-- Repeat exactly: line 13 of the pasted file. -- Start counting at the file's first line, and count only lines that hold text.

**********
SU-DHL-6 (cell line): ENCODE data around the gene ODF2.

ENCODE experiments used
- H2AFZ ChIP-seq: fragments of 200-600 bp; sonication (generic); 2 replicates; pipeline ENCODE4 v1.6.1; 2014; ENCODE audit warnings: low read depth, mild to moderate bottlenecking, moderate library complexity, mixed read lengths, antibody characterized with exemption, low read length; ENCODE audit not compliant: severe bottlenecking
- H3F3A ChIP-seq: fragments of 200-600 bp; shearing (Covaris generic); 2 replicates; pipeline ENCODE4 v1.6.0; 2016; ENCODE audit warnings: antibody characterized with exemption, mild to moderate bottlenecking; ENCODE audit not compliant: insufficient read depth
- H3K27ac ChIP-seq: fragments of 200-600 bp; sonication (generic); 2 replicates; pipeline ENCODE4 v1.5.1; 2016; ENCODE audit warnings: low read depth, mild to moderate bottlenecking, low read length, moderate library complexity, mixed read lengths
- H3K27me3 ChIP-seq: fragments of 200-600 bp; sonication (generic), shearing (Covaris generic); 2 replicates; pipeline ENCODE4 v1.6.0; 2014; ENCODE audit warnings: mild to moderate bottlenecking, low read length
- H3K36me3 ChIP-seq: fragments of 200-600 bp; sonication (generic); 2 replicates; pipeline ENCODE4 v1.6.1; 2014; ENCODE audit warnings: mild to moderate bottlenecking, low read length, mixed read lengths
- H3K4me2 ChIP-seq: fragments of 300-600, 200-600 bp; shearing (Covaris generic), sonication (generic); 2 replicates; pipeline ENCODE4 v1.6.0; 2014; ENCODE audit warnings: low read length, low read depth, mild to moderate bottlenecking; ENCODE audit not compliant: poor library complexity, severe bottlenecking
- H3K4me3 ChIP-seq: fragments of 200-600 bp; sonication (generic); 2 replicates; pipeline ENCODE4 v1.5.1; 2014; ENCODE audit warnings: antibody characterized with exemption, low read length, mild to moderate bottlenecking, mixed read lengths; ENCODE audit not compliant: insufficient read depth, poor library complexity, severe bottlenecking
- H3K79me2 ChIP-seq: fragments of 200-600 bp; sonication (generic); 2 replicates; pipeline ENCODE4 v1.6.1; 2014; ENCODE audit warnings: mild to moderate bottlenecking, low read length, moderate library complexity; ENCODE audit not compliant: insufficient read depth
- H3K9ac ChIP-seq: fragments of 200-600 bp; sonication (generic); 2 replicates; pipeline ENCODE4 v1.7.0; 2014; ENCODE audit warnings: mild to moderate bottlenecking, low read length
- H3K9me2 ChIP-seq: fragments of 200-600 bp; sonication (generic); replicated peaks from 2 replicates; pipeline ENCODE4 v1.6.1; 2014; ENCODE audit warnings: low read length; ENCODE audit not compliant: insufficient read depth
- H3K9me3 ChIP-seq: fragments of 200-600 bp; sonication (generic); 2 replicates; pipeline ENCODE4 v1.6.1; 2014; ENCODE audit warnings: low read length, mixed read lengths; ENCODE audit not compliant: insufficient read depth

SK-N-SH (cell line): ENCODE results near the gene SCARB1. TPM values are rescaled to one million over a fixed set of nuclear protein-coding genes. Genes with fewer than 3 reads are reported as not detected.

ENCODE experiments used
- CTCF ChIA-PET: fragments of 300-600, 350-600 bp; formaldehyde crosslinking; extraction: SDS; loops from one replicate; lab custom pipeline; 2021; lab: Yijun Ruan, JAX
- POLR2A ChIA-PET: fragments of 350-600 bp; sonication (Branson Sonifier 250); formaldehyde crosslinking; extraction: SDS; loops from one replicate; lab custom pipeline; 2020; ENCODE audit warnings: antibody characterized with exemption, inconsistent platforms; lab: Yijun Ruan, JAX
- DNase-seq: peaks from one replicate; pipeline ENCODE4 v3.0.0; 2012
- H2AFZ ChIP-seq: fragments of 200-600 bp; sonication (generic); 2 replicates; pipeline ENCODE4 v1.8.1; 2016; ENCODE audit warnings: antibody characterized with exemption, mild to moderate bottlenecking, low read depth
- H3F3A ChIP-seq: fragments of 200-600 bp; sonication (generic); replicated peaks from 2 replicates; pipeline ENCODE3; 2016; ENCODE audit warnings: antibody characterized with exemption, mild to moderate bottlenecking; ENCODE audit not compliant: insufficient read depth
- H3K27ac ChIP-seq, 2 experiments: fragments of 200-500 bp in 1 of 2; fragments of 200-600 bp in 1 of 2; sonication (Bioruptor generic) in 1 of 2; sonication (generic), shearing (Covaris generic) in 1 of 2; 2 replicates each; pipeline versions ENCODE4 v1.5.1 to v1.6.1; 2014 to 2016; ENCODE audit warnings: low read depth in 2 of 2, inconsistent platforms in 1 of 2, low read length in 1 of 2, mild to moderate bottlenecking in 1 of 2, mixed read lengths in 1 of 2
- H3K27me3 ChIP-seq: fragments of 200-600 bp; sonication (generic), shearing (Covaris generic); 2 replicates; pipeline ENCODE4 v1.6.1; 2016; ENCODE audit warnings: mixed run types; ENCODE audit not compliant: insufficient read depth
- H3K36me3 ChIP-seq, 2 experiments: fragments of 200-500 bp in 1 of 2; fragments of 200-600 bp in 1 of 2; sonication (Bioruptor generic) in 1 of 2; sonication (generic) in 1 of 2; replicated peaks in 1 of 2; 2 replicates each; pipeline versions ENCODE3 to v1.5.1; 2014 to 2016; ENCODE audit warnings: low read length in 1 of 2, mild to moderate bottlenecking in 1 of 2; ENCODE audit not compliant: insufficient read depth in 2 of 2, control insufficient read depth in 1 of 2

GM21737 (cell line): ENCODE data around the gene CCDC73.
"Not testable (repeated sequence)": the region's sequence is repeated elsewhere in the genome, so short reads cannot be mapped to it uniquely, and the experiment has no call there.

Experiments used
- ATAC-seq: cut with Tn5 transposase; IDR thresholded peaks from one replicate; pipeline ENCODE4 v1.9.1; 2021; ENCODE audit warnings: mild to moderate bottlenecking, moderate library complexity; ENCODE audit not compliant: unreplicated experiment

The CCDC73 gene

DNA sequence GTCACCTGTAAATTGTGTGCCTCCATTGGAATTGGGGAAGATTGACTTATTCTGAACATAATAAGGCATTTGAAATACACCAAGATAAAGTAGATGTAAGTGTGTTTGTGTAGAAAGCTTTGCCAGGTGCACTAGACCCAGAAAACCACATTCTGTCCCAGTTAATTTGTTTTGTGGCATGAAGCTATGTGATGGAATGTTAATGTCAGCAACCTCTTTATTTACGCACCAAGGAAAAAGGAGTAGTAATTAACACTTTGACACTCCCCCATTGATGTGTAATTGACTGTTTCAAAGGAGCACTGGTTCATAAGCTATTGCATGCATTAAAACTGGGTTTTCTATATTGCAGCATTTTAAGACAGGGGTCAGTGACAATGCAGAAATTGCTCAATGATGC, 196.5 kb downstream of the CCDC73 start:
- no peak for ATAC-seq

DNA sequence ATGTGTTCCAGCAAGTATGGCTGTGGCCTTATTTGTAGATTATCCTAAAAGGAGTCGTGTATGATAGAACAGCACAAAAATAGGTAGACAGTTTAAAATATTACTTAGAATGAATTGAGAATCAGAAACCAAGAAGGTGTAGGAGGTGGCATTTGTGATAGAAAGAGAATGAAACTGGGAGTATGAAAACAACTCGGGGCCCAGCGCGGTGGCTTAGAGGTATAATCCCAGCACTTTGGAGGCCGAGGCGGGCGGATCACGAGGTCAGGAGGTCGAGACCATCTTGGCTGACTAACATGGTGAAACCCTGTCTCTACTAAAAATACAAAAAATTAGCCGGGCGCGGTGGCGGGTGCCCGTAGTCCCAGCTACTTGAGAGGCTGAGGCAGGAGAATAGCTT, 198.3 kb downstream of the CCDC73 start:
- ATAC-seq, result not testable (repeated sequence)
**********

- H3K9me3 ChIP-seq: fragments of 200-600 bp; sonication (generic); 2 replicates; pipeline ENCODE4 v1.6.1; 2014; ENCODE audit warnings: low read length, mixed read lengths; ENCODE audit not compliant: insufficient read depth